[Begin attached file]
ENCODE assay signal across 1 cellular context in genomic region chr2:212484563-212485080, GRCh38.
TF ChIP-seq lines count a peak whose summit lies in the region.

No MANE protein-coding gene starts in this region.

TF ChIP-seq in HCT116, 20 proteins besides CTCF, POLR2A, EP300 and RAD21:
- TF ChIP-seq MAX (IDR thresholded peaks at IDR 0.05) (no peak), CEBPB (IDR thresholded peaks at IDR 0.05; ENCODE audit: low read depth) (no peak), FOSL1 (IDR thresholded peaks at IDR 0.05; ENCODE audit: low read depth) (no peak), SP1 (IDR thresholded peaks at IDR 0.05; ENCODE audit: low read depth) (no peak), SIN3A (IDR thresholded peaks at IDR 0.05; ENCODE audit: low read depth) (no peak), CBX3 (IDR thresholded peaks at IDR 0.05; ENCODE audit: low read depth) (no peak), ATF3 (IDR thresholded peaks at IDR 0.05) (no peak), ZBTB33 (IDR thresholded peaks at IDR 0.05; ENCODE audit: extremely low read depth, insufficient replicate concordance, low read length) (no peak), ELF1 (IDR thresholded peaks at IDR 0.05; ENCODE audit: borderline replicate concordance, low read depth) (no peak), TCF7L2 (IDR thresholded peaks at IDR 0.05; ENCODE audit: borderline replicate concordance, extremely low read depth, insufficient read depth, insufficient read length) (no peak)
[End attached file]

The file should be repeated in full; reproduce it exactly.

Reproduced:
ENCODE assay signal across 1 cellular context in genomic region chr2:212484563-212485080, GRCh38.
TF ChIP-seq lines count a peak whose summit lies in the region.

No MANE protein-coding gene starts in this region.

TF ChIP-seq in HCT116, 20 proteins besides CTCF, POLR2A, EP300 and RAD21:
- TF ChIP-seq MAX (IDR thresholded peaks at IDR 0.05) (no peak), CEBPB (IDR thresholded peaks at IDR 0.05; ENCODE audit: low read depth) (no peak), FOSL1 (IDR thresholded peaks at IDR 0.05; ENCODE audit: low read depth) (no peak), SP1 (IDR thresholded peaks at IDR 0.05; ENCODE audit: low read depth) (no peak), SIN3A (IDR thresholded peaks at IDR 0.05; ENCODE audit: low read depth) (no peak), CBX3 (IDR thresholded peaks at IDR 0.05; ENCODE audit: low read depth) (no peak), ATF3 (IDR thresholded peaks at IDR 0.05) (no peak), ZBTB33 (IDR thresholded peaks at IDR 0.05; ENCODE audit: extremely low read depth, insufficient replicate concordance, low read length) (no peak), ELF1 (IDR thresholded peaks at IDR 0.05; ENCODE audit: borderline replicate concordance, low read depth) (no peak), TCF7L2 (IDR thresholded peaks at IDR 0.05; ENCODE audit: borderline replicate concordance, extremely low read depth, insufficient read depth, insufficient read length) (no peak)